This actor from a small village in Uttar Pradesh stormed the Bombay film industry, despite the fact that he was stereotyped as a loan shark, reminices Ashim Chakraborty
It is not often that some thespians render characters in films that stay evergreen. But there are also a select few characters that go beyond that and become part of our daily lives. Sukhilala from the all-time great film “Mother India”, directed by the late Mehboob Khan and released in 1957 is one such film. It has been more than half a century now, and yet the mean loan shark Sukhilala remains an integral part of our lives and conversations. Even today, villagers tease money lenders by addressing them as Sukhilala. It is ironic that many of those who use the name today are not even aware of its origin. Perhaps even Mehboob Khan did not estimate that he was creating a never-to-die character when he first brought in the character of a loan shark for his 1940 film “Aurat”, though his character’s name was still not Sukhilala.
And did Pandit Kanhiyalal Chaturvedi, the then little known thespian from a village in Uttar Pradesh, who gave life to the character with his felicitous acting, even imagine that his character would become part of the reality of Indian villages?
Sukhilala Takes Birth
Those were the days of black-and-white cinema. And despite the unprecedented success of “Aurat”, Mehboob Khan was not satisfied. He constantly felt that what he truly wanted to reflect as the actual conditions of Indian villages had not come out. This dissatisfaction kept nagging him over the years, and so after 17 long years, he remade the film and named it “Mother India”.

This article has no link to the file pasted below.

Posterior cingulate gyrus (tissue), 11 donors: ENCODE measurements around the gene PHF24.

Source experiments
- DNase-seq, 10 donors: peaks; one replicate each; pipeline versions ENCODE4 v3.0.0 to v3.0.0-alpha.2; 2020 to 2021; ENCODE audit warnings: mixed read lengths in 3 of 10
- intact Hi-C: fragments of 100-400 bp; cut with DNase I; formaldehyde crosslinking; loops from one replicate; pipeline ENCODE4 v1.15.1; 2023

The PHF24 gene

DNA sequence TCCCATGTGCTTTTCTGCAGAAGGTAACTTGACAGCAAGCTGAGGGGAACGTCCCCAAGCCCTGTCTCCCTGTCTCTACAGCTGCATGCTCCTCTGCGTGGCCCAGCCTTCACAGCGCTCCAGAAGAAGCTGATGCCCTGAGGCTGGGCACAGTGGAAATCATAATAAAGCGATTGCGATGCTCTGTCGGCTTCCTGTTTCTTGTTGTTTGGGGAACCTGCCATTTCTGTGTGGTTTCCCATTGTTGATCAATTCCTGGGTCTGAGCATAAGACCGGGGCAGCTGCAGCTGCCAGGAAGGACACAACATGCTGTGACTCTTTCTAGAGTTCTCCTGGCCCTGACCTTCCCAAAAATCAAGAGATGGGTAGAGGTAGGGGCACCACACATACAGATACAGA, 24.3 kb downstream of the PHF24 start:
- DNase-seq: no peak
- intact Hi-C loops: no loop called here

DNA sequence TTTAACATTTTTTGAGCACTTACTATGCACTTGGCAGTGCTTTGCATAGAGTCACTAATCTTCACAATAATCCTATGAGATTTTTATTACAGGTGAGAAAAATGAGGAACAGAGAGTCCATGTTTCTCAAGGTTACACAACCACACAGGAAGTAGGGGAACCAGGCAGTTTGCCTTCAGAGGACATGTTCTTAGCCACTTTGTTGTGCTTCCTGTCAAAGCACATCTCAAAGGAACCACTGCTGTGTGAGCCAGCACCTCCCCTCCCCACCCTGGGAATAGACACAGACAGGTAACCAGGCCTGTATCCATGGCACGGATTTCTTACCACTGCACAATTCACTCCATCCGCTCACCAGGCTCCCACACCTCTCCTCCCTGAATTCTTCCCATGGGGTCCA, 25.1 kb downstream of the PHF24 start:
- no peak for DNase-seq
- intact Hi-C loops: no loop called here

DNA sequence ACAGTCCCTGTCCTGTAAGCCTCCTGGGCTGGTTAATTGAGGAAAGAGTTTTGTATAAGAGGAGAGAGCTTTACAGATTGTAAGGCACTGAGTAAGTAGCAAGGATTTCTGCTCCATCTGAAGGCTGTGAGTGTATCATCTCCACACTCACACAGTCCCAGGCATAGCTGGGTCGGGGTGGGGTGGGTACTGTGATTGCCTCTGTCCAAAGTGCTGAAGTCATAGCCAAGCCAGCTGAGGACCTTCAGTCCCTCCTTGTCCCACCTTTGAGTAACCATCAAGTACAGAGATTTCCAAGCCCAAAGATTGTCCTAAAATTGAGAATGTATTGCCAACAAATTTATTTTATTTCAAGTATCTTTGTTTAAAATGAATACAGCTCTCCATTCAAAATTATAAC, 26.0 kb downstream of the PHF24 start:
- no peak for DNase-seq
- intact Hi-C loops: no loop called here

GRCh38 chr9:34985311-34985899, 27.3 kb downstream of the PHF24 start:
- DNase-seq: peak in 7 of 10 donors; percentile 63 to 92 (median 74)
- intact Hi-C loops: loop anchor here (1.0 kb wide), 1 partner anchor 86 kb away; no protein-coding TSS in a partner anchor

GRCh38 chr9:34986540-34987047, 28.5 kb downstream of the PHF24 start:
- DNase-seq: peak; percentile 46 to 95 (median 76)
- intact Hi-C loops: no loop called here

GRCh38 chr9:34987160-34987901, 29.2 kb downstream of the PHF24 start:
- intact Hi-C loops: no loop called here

Amazingly, for the role of Sukhilala, Khan had no alternative in mind but Pandit Kanhiyalal. Apart from him, Khan had not taken any other actor or actress who had acted in “Aurat”.
In an interview in 1960, Mehboob Khan narrated an interesting anecdote. “When I told him that he was about to play the role of a money lender again, a bright smile lit up his face, as if he knew that he alone would bag that role. And in fact this is somewhat true. Because though I had faced some hurdles while selecting the other actors for “Mother India”, yet, for Sukhilala’s role, no other actor came to my mind but Pandit Kanhiyalal. In fact, no one had even suggested any other actor’s name.”
The heroine of the film, Nargis, was showered with uncounted awards and unceasing praise, but she herself was always in fulsome praise of Kanhaiyalal’s acting. And just before his death, during a chat with Sunil Dutt, the name of Kanhiyalal cropped up. He somberly said: “Such actors come after ages. Whenever he was acting, I would go behind the camera and watch him spellbound. It never seemed as if he was acting. He was such a courteous and simple person that he had no idea what magic he was creating in front of the lens.”
Kanhiyalal did not finish his schooling. Scion of a wealthy family, his interests included, apart from acting, writing poetry as well as drama. He was good at poetry.
He quit studies when in Class Four and never went back to it. Subsequently, he started helping run the general merchant store